But he did, last October.
“And that gave me more of a peaceful feeling when I left New York,” Leyritz said. “Though I never got to be an everyday player, I contributed to them winning the World Series. To me, [joining the Angels] was the next step. I accomplished a team goal; now I want to satisfy some personal goals by playing every day.”
That concentration on individual goals occasionally got Leyritz in trouble in New York.
He has always played with a bit of a swagger. Even as a rookie he compared his style to Rose’s, Rose having been his idol while growing up in Lakewood, Ohio.
Leyritz wiggles his rear end and twirls his bat before every pitch, a routine that has rubbed a few pitchers the wrong way--he was hit by pitches 22 times as a rookie.
“Once they saw I wasn’t trying to show them up or be a hotdog, they stopped throwing at me,” Leyritz said.
He was also something of a renegade during the Yankees’ IBM executive-image era of the early 1990’s, when manager Buck Showalter thought it was hip to be square.
“I didn’t wear the blue suit and company tie,” Leyritz said. “Some of the older guys thought I was trying to buck the ranks.”
Leyritz once bought nine pairs of cowboy boots in Texas. He loved hanging out at New York Knick and Ranger games and, until 1994, was a regular at popular New York City nightspots.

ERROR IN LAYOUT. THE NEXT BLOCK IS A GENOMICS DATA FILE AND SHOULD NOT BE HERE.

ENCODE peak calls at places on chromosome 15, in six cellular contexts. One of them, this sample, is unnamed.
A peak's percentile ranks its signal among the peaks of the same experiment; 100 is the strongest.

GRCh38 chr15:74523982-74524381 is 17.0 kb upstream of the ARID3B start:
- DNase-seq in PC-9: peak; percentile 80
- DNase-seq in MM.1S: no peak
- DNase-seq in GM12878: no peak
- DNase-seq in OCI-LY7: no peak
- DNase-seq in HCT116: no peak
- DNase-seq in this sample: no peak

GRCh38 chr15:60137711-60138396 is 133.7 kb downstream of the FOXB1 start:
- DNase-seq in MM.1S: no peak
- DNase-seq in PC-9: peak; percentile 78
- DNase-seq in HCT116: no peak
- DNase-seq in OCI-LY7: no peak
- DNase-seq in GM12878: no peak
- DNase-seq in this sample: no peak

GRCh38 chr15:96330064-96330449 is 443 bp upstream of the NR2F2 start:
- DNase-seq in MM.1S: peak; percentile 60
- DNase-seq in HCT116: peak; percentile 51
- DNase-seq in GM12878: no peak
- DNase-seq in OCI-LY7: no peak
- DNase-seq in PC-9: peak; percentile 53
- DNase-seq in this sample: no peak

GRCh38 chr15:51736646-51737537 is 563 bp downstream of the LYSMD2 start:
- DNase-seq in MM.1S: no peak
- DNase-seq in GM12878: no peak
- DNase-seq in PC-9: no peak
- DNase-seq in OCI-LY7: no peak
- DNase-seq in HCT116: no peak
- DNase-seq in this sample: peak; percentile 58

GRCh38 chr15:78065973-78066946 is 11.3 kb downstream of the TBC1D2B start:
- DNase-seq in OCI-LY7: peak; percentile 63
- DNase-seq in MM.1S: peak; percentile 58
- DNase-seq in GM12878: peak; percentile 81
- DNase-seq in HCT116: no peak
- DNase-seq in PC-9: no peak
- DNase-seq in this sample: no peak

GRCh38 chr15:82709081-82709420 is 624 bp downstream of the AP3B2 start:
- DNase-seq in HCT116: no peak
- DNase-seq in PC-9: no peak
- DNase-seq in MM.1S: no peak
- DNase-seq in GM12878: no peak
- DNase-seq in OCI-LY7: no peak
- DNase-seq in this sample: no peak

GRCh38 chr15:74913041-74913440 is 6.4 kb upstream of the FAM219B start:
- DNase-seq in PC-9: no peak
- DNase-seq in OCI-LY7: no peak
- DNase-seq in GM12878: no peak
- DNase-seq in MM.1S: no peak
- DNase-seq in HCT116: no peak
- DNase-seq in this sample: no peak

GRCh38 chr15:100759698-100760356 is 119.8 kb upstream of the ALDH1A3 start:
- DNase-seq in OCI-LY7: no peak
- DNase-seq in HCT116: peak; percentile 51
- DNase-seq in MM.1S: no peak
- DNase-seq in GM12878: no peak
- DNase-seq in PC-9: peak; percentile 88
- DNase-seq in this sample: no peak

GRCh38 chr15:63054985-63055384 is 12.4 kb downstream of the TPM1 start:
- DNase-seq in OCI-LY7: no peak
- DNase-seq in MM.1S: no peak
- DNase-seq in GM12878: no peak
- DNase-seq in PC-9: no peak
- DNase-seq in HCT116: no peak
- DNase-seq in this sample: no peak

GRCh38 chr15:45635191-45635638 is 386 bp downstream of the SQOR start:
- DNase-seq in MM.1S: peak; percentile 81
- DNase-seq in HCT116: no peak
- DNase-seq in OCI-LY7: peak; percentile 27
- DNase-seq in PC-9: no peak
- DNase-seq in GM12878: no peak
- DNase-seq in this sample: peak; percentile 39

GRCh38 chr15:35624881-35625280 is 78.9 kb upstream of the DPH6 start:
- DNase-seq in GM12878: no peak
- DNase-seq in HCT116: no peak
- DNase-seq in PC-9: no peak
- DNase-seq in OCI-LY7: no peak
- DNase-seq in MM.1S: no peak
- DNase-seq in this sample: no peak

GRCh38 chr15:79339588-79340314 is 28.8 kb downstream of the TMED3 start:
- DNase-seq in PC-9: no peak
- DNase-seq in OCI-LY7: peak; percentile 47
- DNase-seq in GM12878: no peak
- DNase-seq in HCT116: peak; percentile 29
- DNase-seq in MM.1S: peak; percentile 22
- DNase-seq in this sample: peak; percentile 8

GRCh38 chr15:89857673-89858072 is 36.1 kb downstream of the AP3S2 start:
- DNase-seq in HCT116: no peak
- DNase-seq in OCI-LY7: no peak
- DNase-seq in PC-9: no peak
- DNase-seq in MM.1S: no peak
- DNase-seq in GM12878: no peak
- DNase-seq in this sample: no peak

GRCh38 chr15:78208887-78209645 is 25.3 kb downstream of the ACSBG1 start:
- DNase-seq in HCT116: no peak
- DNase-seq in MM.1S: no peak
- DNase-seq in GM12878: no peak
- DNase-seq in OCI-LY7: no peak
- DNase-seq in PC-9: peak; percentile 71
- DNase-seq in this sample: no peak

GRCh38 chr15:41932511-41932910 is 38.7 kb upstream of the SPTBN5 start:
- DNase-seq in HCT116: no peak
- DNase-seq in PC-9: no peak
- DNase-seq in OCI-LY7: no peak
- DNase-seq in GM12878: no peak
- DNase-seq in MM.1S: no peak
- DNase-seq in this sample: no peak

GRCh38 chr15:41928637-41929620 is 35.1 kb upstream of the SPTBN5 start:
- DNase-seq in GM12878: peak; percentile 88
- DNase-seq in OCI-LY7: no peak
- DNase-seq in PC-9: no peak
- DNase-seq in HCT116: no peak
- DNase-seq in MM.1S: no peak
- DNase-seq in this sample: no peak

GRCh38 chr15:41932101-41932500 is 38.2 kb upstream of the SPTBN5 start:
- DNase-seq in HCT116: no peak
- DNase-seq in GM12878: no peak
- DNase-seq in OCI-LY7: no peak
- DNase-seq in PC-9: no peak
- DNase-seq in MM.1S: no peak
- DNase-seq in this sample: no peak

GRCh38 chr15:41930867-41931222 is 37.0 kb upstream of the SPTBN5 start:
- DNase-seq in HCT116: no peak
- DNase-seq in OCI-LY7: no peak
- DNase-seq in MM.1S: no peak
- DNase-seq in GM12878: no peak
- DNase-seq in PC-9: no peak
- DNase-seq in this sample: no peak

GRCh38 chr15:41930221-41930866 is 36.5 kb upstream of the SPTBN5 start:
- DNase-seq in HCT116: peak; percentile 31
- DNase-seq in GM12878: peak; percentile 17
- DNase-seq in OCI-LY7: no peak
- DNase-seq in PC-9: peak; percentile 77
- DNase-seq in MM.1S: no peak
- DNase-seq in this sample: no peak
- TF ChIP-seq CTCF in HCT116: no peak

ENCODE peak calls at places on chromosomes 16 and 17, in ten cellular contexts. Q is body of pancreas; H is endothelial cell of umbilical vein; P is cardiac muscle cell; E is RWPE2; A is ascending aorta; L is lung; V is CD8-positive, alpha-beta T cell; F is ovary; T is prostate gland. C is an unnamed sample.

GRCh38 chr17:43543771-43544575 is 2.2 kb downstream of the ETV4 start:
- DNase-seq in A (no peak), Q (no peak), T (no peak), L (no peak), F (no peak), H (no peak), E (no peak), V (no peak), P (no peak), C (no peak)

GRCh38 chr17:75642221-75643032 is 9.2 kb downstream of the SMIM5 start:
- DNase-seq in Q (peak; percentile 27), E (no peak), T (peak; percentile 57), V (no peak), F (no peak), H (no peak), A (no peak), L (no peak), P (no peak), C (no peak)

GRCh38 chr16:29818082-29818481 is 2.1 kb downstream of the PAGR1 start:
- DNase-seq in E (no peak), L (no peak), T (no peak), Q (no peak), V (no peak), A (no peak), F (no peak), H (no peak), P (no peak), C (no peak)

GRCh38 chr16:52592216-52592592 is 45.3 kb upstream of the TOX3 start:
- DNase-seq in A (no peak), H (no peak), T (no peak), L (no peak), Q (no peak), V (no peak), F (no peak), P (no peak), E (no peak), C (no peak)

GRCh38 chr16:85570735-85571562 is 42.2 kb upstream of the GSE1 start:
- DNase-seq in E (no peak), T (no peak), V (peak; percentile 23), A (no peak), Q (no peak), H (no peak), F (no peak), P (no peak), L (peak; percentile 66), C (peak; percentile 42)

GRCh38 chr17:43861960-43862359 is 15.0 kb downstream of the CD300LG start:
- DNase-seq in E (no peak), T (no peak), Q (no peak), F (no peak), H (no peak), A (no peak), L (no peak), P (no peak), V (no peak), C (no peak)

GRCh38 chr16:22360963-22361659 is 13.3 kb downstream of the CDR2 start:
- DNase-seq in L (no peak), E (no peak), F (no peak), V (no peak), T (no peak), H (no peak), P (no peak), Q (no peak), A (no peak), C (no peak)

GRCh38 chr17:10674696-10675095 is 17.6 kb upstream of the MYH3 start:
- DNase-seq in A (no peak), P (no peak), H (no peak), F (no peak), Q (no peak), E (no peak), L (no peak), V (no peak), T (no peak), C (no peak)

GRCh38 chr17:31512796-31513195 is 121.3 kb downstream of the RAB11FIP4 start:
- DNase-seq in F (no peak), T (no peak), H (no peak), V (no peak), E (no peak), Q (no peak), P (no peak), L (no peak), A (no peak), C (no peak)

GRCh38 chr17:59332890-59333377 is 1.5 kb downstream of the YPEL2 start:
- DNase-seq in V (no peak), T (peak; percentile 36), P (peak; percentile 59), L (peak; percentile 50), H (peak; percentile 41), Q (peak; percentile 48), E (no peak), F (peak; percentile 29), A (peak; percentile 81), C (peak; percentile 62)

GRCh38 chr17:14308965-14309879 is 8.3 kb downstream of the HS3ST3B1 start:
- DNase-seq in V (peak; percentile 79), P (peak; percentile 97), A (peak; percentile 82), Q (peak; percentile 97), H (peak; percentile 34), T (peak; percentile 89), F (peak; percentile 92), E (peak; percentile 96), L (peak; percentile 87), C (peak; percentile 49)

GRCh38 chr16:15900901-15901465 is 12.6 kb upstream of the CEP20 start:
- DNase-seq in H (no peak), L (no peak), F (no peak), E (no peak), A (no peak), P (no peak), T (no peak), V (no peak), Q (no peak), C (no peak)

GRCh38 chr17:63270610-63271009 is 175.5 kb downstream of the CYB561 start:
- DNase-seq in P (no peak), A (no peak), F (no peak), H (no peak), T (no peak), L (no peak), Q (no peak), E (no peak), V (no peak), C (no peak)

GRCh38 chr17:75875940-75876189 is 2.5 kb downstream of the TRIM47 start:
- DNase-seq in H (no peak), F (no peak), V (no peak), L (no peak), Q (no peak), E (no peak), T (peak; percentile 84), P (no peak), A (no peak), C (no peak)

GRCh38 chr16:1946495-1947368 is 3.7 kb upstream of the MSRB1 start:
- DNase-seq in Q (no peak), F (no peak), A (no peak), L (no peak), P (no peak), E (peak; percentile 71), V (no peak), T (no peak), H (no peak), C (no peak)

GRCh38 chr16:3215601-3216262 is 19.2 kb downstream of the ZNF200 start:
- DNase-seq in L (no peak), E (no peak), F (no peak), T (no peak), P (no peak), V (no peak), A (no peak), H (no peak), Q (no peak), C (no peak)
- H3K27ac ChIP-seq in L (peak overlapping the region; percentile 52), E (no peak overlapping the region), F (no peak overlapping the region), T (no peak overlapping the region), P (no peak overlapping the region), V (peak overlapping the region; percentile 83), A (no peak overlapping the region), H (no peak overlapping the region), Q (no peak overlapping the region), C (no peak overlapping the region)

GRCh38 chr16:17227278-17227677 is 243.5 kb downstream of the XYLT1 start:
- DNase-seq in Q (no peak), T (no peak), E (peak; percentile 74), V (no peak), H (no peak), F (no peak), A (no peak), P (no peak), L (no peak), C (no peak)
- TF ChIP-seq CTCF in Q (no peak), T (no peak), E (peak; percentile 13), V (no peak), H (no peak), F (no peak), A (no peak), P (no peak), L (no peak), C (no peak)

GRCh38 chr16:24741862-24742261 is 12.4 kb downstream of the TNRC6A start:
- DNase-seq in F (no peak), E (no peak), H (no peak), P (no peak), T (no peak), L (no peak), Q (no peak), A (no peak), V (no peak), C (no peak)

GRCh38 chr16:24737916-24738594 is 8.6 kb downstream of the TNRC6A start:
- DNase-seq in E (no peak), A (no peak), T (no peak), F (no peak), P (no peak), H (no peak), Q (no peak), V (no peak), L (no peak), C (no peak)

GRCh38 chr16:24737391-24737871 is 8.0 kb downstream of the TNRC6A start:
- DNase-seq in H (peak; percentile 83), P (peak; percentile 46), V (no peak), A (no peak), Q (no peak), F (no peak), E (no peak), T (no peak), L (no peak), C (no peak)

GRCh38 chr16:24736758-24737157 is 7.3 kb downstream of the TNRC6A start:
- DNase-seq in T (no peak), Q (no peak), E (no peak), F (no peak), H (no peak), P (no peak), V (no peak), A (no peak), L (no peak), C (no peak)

“I didn’t do anything crazy, but I was young, in New York City. . . . I liked going out and having fun,” Leyritz said. “I thought, ‘What’s the difference of a guy going out till 3 a.m. and sleeping till noon, and a guy who’s in bed by 10 p.m. and up at 7 a.m. reading the Bible?’ They both get nine hours’ sleep and are at the park on time.”
In that context--and with Leyritz going through a divorce and complaining to reporters that he wasn’t playing enough--he arrived at the ballpark one day in May, 1994, and found a note on his locker that read, “There is no I in team.”
Leyritz blew up in front of reporters, and the New York tabloids played the scene on their back pages the next day. Three days later, Steve Howe admitted having posted the note but said it was a joke and the matter was resolved. But it might have induced some soul searching by Leyritz.
He had the best year of his career in 1994, remarried that December and has two children. He rearranged his priorities, cut back on the night life and felt more comfortable under Joe Torre’s relaxed regime in 1996.
Although he clashed with Showalter, Leyritz has even softened his stance on the former Yankee manager, who is now with the Arizona Diamondbacks.
“I didn’t like the way he handled my situation, and that’s why our relationship fizzled,” Leyritz said. “But I learned last year that maybe it wasn’t Buck’s fault. The organization may have tied his hands.”
The Angels are counting on Leyritz to provide power from the right side, and although he is not an outstanding defensive catcher, he is considered a strong handler of pitchers and is expected to improve by playing regularly behind the plate.
“I’ll miss the New York fans because they were great and always appreciated what I did,” Leyritz said. “This is going to be a change for me, but it’s a good change. I’m looking forward to the challenge. It’s going to be interesting.”